Is Roller Screw technology still underappreciated ?

Is Roller Screw technology still underappreciated ?

Mark Moore of Moore International Ltd explains their advantages

Even though the very first patent for a satellite roller screw was granted in 1949, why is roller screw technology a less recognised option, when compared to other mechanisms for conversion of rotary torque into linear motion ?

When designers consider the options for controlled linear motion, do they fully examine the benefits that the roller screw offers in performance in relation to hydraulic or pneumatic cylinders, as well as ball or lead screws ?  Satellite roller screws have distinct advantages over these four other rivals in all of major selection considerations. Of course, each designer may have differing selection criteria, which will be determined by the application.

So, in examining the major selection concerns, here is how the roller screw performs ...

If we take efficiency as primary criterion for selection, the roller screw is over 90% efficient, and only the ball screw out of the five recognised choices can compare. Life expectancy is very long for a roller screw, typically 15 times longer than a ball screw, and only the hydraulic or pneumatic cylinder options give similar service life, however, they both need maintenance to retain long life. 

When it comes to maintenance itself, the roller screw requires very little maintenance as the friction created by the rolling screw design is minimal compared to that generated by sliding friction. However, the roller screw should still be lubricated to minimise wear and to dissipate heat. Providing sufficient protection against contaminants is also critical to long functional life, so wipers can be added to the front or back of the nut to scrape particulates from the threads throughout the screw stroke. Maintenance intervals will depend on two main factors, the operating conditions and the screw diameter. By comparison, both hydraulic and pneumatic cylinders need much higher levels of attention, and ball screws can suffer from pitting in the ball groove and the ball bearings can be lost or need replacing.

The load ratings of a satellite roller screw can only be matched by a hydraulic cylinder. In performance, roller screws have, in some specific applications, been able to move up to 20,000 times its own weight, so are capable of carrying greater loads in relation to their size. They are also very suitable to carry heavy loads for continuous duty and in the most arduous of conditions. The combination of speed and acceleration can only be equalled by that of a pneumatic cylinder. Both the stiffness and the effects of shock loading also make the roller screw an attractive option.

Automated industrial production lines are being designed to be more compact systems that take up less space. One of the biggest advantages of the roller screw is that it requires only minimal space requirement as it is very much more compact and is much easier to install than hydraulic or pneumatic cylinder alternatives, both of which can be very complex and expensive to fit. At the same time the roller screw achieves considerably better positional accuracycompared with a ball screw.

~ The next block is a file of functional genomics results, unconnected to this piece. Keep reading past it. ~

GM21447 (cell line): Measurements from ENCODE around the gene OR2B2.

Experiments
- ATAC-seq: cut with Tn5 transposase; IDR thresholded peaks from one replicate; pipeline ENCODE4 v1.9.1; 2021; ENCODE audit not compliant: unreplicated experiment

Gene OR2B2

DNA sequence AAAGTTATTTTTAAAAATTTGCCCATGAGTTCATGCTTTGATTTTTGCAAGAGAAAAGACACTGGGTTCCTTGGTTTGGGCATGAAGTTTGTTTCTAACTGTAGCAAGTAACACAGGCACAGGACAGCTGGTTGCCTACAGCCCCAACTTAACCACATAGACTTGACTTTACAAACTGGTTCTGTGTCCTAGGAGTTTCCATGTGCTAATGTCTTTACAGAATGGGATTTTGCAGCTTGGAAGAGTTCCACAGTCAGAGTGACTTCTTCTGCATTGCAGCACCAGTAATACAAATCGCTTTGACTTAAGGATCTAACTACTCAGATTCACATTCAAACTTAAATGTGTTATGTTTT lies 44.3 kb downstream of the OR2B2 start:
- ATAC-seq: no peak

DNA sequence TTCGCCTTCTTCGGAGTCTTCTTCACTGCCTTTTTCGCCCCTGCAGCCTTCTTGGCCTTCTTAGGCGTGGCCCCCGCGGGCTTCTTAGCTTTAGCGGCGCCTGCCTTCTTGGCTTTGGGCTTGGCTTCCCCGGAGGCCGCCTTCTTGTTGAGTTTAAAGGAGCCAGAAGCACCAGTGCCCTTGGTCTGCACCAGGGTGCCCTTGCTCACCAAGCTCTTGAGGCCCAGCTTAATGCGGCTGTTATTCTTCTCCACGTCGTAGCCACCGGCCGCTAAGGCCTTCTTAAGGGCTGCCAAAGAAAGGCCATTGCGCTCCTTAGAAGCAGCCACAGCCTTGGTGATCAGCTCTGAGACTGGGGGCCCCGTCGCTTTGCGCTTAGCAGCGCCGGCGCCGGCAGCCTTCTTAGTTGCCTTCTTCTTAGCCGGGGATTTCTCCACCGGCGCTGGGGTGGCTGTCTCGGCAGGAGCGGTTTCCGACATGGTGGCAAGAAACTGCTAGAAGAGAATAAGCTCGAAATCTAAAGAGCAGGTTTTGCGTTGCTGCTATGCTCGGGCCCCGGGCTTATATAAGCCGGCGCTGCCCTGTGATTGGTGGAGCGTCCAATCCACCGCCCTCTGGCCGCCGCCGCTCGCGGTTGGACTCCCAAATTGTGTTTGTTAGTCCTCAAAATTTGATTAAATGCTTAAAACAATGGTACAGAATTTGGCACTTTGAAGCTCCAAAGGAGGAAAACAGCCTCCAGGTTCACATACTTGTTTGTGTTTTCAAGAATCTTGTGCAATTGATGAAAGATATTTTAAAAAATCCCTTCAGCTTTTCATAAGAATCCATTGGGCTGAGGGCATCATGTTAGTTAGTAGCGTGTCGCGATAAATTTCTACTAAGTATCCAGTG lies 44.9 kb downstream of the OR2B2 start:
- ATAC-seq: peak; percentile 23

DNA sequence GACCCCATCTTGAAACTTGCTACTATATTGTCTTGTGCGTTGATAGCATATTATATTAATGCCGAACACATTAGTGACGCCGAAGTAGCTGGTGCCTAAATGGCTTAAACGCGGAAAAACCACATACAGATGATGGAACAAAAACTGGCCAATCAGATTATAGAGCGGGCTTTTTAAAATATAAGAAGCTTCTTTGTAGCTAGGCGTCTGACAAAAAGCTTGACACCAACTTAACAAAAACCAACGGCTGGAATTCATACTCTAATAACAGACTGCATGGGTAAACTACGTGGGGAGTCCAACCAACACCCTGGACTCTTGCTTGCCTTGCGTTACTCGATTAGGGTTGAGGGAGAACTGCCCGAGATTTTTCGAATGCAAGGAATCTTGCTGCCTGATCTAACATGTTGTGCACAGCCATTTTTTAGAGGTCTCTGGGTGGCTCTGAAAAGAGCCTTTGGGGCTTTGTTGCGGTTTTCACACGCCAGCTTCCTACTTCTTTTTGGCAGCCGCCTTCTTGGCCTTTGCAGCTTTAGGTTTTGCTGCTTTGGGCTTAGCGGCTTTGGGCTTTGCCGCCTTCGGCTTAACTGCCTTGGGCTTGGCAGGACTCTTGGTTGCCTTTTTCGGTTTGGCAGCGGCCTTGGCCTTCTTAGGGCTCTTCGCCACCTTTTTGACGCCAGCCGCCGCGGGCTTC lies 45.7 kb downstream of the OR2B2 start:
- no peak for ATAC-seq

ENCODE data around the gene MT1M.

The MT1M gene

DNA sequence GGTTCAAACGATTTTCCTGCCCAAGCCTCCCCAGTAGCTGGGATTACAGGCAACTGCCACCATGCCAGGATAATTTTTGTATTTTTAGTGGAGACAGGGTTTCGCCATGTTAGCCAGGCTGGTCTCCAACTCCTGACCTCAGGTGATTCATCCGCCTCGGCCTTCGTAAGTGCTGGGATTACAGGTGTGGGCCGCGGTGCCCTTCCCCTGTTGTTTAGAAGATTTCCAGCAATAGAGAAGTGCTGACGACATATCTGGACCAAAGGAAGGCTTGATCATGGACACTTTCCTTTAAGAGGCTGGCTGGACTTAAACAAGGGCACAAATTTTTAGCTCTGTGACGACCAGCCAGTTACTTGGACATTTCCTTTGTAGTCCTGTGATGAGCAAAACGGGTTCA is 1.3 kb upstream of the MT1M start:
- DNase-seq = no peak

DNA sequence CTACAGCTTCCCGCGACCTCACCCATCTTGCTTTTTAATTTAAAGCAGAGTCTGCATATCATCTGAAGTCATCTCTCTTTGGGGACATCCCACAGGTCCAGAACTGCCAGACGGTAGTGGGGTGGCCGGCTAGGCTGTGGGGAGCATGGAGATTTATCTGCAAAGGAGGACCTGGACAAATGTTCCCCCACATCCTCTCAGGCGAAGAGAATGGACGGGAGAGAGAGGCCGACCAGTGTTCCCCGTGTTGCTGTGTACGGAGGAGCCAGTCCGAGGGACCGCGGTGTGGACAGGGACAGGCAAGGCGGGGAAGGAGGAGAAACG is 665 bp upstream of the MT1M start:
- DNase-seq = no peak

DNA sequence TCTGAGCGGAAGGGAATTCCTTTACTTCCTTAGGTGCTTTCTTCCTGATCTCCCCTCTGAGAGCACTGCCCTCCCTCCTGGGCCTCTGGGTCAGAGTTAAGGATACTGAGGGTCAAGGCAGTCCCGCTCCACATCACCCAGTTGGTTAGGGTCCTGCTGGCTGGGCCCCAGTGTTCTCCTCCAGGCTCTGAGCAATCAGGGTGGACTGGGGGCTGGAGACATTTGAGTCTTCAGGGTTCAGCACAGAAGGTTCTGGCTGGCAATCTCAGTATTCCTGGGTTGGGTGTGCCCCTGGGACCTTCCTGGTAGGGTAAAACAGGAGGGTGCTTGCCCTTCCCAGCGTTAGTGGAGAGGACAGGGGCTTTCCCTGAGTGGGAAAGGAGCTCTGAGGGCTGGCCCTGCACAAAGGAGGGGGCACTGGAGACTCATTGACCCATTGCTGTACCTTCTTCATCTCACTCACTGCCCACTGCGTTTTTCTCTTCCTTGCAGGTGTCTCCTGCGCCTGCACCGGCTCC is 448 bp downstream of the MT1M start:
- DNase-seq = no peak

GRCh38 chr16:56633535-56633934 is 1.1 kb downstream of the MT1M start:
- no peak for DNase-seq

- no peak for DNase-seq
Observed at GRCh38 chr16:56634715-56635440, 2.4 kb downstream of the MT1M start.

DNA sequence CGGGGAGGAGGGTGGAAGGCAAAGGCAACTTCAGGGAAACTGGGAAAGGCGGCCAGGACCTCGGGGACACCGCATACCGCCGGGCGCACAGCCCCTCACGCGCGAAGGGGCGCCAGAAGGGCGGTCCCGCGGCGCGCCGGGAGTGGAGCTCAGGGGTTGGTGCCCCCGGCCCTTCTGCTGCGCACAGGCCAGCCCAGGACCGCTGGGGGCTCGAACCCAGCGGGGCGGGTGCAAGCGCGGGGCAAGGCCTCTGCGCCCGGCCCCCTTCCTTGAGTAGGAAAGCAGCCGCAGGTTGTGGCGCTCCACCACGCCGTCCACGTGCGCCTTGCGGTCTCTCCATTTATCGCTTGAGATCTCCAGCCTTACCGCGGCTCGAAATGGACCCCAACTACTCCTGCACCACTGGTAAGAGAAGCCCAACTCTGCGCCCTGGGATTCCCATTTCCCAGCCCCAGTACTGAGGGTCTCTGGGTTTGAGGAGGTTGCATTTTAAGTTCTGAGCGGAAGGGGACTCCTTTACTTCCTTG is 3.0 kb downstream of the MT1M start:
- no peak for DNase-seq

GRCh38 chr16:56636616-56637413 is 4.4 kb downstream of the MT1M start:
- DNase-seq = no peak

Environmentally the roller screw is less noisy in operation, which compares well to pneumatic systems, but also has the obvious advantages of leak free functionality (air and hydraulic fluid) and less power consumption.

The return on investment by purchasing satellite  roller screw technology is offset through total cost of ownership and life cycle costs. It is realised through the reduction in the cost of maintenance, early replacement and resulting downtime.




How do roller screws function and what are the options ?

Roller screws use rollers to transmit force from the nut to the shaft. The main elements are the screw, the nut and the satellite rollers. Moore International supply the ROLLVIS Swiss range of roller screws which are used to transform rotary movements into linear movements and vice versa. The rolling elements are threaded rollers between the screw and the nut. The high number of points of contact enables satellite roller screws to support very heavy loads.

The ROLLVIS range comprises satellite roller screws with no recirculation (RV and HRV types), inverted roller screws (RVI type), Differential roller screws (RVD type) and screws with recirculating rollers (RVR type). Bearing units are also proposed to equip the different roller screw designs.

The RV screw is a high precision, robust assembly where the rollers do not recirculate, thus enabling a very stable driving torque. Special gears are designed on the rollers and nut to maintain a good kinematics even in the most severe conditions. The internal thread of the nut is identical to that of the screw. To ensure no axial movement occurs between the nut and the rollers, there is a single-start thread with precise angle accuracy between the nut and the rollers. 

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